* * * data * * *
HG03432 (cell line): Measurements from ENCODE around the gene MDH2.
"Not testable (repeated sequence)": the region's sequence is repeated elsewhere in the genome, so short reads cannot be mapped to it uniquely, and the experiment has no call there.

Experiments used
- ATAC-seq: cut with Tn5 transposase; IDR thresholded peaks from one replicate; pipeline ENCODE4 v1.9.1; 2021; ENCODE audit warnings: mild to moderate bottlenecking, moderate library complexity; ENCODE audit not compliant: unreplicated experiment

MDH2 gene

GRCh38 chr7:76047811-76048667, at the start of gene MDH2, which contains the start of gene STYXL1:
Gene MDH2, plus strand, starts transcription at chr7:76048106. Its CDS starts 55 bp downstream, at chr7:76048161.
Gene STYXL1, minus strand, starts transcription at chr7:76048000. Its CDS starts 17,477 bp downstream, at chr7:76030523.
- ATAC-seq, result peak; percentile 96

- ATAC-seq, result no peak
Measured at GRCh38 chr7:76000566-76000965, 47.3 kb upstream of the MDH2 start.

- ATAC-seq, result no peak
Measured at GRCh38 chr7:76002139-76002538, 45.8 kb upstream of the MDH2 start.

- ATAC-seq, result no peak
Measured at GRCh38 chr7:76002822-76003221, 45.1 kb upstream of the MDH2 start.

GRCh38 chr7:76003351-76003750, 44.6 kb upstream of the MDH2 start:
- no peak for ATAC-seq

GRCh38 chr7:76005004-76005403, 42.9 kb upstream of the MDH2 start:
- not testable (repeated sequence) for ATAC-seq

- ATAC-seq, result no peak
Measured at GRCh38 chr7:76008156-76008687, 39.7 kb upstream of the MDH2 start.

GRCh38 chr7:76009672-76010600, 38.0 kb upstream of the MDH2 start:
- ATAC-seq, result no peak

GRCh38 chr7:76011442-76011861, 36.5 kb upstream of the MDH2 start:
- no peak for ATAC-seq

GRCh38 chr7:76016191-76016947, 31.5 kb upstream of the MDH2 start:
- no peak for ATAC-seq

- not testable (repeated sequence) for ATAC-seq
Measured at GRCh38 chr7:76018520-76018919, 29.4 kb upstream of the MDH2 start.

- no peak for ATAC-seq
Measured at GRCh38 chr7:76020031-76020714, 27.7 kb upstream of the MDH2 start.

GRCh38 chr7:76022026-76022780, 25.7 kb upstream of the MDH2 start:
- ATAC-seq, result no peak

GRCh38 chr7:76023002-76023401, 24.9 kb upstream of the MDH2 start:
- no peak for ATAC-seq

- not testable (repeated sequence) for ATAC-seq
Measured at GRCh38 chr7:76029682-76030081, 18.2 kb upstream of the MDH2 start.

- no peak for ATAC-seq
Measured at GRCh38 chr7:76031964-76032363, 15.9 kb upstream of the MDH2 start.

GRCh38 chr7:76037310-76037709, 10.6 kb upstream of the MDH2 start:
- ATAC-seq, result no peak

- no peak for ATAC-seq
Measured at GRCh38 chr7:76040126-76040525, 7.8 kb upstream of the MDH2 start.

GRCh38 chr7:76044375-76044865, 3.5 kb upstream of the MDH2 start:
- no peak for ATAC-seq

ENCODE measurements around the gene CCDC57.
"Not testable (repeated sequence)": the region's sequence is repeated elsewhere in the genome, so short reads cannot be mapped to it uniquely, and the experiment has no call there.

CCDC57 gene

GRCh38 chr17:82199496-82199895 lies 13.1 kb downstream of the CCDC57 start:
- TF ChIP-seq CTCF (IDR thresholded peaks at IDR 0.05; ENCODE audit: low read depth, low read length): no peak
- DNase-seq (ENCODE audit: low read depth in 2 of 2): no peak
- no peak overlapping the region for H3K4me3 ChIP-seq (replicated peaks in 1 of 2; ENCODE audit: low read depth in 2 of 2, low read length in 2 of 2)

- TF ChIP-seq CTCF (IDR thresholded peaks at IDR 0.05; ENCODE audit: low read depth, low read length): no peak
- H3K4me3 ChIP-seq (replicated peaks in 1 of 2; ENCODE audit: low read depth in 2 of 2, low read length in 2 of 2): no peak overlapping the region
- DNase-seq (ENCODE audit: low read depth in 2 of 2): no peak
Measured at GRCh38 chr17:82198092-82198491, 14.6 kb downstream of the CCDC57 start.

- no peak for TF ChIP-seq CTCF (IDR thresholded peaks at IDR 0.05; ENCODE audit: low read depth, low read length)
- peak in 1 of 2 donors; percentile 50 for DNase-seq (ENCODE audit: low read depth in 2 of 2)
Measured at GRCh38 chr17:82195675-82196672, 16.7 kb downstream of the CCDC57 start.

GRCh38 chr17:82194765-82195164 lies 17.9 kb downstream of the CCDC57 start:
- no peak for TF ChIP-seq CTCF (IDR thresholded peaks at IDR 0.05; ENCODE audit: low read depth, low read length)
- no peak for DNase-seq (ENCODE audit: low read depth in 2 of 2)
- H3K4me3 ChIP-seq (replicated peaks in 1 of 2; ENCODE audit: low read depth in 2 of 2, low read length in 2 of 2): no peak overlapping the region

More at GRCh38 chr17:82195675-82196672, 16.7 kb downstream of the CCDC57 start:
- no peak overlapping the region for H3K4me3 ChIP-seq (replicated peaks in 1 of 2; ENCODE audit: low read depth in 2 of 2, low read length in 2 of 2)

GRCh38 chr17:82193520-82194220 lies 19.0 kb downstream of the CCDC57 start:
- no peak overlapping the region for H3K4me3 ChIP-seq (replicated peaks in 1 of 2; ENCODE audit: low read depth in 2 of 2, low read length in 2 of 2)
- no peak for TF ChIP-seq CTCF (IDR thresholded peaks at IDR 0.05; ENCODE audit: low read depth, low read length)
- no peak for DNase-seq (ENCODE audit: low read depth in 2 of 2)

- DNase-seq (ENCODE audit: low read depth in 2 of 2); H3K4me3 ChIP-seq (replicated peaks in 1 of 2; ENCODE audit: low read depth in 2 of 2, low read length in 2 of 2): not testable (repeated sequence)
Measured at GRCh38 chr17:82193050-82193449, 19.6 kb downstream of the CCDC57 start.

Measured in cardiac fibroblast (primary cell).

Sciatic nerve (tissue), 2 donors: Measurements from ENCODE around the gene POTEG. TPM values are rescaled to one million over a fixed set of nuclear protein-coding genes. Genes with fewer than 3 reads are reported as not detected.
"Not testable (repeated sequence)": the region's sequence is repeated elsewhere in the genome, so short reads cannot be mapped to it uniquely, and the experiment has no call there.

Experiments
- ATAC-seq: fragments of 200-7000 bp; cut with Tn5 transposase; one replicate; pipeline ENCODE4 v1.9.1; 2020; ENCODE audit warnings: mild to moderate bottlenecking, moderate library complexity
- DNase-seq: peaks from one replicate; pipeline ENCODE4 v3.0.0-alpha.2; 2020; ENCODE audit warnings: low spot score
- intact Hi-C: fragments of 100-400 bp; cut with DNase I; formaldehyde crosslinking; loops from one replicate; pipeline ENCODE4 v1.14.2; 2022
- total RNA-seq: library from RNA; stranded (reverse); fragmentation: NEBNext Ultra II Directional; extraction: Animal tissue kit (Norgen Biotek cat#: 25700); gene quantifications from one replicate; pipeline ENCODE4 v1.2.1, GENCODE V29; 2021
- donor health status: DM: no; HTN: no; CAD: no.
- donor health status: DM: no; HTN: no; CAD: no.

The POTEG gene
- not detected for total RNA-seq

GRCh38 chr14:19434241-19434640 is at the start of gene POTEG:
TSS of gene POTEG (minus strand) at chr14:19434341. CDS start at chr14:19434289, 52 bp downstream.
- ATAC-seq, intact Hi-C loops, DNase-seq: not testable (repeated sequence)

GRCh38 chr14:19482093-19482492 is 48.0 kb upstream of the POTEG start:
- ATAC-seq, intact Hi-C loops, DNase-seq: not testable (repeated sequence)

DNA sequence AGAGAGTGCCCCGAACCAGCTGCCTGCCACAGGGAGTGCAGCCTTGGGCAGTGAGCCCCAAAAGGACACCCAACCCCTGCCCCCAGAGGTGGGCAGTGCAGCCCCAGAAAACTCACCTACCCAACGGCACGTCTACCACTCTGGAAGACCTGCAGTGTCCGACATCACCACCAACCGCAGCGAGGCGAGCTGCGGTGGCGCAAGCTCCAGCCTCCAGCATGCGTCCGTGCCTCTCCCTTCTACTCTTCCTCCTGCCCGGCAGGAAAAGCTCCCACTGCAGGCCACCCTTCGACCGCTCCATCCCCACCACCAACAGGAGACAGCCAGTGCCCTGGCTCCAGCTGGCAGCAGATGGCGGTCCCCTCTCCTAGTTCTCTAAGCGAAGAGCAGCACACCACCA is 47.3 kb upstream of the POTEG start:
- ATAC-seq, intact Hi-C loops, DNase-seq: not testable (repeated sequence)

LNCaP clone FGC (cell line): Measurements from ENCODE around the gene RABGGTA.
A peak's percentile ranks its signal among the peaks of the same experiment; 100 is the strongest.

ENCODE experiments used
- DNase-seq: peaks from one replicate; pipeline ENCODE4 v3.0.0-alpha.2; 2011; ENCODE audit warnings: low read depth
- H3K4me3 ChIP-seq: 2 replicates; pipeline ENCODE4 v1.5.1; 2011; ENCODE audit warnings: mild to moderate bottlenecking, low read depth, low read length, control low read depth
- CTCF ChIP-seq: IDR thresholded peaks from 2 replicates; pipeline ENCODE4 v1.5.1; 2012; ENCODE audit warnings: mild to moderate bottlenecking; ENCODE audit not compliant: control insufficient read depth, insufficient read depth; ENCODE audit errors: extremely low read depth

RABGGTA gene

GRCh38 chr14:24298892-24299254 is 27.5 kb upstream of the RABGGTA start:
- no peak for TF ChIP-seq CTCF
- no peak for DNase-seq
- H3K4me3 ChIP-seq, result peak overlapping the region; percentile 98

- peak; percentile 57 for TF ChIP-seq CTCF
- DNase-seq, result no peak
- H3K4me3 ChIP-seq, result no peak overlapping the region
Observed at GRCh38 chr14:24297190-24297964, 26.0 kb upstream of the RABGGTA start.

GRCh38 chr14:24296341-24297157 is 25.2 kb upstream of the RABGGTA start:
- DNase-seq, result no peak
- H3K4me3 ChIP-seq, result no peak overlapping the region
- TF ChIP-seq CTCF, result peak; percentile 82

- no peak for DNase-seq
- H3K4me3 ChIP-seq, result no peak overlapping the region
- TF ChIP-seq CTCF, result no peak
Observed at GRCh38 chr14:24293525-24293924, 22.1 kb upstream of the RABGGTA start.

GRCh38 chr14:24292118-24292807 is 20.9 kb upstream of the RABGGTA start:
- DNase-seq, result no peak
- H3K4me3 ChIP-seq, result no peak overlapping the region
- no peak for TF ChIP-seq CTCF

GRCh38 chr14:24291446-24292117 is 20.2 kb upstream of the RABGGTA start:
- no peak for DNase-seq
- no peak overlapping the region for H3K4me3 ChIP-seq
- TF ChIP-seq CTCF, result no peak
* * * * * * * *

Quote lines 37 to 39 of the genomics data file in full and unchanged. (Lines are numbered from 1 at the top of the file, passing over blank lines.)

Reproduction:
Measured at GRCh38 chr7:76029682-76030081, 18.2 kb upstream of the MDH2 start.

- no peak for ATAC-seq
Measured at GRCh38 chr7:76031964-76032363, 15.9 kb upstream of the MDH2 start.